More than 300 people crowded the Jessen Auditorium to hear celebrated artist, architect and engineer Cecil Balmond discuss his innovative approach to architecture yesterday.
In his “Informal Space” presentation, Balmond discussed his renowned technique for using new technologies to take a mathematical idea and turn it into a design. Balmond has spent the last 40 years dedicating his life to investigating how to create alternative theoretical models.
Michelle Addington, dean of the School of Architecture, said Balmond’s work has helped create a shift in modernist architecture by redefining the concept of space and the meanings of form and structure.
“Cecil is turning this relationship (between mathematics and architecture) on its head,” Addington said. “What he has done is visionary and revolutionary.”
In one building, Balmond took the natural phenomenon of the “golden ratio” — the Fibonacci sequence — to create a complex ceiling of thousands of blocks that are all proportional to each other. Balmond said he uses technology in combination with his imagination and knowledge of math to generate ideas for structures.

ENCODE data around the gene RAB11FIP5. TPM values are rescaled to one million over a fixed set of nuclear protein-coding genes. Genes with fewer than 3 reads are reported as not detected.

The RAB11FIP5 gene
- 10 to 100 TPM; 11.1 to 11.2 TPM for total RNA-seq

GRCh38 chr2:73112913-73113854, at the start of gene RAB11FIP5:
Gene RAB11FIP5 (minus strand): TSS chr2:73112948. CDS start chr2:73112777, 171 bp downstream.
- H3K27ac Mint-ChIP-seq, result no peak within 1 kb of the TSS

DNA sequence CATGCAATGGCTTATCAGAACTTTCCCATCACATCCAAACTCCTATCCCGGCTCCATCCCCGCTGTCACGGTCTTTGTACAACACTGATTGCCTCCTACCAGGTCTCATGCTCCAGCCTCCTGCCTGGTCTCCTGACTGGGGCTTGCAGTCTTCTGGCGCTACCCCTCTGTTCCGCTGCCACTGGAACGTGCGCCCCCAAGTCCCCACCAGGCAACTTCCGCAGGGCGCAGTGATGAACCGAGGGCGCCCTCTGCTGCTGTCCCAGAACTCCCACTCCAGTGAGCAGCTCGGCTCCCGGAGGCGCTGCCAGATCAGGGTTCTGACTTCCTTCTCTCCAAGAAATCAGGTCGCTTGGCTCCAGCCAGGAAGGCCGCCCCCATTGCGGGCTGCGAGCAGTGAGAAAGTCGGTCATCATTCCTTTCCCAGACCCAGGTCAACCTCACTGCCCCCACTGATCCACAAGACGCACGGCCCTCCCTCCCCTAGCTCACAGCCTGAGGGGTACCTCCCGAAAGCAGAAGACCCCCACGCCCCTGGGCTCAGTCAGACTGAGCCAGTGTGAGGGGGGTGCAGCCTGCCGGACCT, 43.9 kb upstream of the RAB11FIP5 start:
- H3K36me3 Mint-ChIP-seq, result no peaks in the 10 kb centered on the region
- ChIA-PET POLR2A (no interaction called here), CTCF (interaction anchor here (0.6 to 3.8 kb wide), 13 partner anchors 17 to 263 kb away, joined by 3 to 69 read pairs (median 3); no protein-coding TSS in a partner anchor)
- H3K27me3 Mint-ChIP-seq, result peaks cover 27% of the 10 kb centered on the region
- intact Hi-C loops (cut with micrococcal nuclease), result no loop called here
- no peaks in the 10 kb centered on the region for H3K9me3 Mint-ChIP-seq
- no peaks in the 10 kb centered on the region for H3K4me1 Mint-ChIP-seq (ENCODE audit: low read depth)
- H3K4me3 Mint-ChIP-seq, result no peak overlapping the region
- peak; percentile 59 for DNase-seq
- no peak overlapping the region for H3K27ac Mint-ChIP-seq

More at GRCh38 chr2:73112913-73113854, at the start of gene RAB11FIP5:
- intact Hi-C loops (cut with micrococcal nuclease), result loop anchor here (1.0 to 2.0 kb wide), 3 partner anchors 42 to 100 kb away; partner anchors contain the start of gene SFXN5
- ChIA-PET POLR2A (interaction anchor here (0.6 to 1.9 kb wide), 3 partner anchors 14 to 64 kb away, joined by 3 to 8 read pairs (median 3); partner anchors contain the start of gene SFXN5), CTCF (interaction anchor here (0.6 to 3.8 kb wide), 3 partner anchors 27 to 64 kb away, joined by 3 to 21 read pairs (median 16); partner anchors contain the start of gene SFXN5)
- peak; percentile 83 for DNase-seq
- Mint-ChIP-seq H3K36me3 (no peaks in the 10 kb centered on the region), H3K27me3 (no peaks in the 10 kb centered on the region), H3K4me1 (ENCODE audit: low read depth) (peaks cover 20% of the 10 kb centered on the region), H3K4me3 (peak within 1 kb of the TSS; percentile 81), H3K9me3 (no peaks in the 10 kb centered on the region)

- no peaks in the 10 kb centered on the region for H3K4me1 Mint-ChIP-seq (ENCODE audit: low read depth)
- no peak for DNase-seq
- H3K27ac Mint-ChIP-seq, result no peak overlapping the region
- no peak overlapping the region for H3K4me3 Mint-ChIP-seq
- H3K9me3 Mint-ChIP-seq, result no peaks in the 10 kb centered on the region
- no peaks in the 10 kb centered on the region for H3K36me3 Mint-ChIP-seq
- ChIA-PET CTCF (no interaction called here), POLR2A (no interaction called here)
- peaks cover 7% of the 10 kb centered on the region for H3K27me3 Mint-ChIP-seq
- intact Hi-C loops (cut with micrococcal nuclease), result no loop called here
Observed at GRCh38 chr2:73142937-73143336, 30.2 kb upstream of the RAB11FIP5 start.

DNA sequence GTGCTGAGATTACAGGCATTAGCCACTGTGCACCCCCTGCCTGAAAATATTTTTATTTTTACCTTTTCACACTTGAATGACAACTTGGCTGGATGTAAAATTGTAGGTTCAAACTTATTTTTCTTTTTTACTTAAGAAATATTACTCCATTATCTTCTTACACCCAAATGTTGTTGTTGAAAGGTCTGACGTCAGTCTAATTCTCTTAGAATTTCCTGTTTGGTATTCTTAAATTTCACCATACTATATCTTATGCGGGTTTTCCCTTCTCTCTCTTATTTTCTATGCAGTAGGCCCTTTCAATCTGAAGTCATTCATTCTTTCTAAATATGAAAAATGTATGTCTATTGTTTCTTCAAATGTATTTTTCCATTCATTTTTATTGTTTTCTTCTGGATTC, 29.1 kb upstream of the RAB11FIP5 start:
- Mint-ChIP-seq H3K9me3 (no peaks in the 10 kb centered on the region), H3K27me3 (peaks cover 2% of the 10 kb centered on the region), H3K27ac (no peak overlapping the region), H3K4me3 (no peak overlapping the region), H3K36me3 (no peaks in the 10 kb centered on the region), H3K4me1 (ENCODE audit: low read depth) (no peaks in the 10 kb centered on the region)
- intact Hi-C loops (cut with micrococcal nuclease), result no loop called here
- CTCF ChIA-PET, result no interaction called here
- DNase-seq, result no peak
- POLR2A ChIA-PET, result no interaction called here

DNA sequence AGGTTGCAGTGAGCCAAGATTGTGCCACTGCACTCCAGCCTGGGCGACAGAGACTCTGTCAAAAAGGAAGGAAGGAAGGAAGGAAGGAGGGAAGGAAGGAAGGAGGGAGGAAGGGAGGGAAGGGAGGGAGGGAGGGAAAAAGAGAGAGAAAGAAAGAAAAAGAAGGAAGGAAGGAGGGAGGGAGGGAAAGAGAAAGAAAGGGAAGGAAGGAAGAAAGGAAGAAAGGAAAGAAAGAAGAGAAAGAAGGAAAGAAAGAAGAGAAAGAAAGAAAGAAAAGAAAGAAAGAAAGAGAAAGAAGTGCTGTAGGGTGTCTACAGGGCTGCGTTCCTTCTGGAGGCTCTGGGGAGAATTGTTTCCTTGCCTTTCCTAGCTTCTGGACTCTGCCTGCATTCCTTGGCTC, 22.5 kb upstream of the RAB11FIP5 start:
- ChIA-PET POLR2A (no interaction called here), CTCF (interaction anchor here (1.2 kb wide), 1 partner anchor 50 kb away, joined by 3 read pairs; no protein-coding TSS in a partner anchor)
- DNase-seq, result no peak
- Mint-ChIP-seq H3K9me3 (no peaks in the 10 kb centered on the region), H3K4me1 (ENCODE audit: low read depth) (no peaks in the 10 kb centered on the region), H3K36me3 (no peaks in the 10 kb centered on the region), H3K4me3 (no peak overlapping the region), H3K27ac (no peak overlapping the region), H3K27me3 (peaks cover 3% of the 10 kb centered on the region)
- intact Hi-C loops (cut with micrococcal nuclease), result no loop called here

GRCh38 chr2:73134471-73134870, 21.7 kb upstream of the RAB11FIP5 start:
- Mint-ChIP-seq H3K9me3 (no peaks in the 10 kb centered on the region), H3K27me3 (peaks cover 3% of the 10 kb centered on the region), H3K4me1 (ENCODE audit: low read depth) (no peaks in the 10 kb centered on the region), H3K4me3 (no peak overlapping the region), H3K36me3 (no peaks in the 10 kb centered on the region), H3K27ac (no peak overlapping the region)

“That is just basic algebra, but now there needs to be architecture,” Balmond said.
Architecture junior Jack Behal said Balmond’s use of natural forms is what makes his work stand out from other architects.
“I found it really interesting how he is using modern technologies and computers and arriving back to these primitive forms,” Behal said. “It’s interesting to see how all of his work came full circle, from the building blocks of man, to the apex of technology today, and now back to the basic principles of life.”
Balmond said his different approach is what has made him successful, and he encouraged every young person in the audience to follow their own unique perspective.
“You have to find your own language, this only teaches you to be brave,” Balmond said. “You have to abandon your way of the past to find a way to express yourself.”
Addington said Balmond’s work is reinventing the way many architects approach design and construction.
“It’s not structure determining form, or form determining structure, but his work is reimagining both,” Addington said.
Architecture junior Julien Brown said Balmond’s lecture was one of his most anticipated events this semester.
“He’s probably the most important speaker of the year,” Brown said.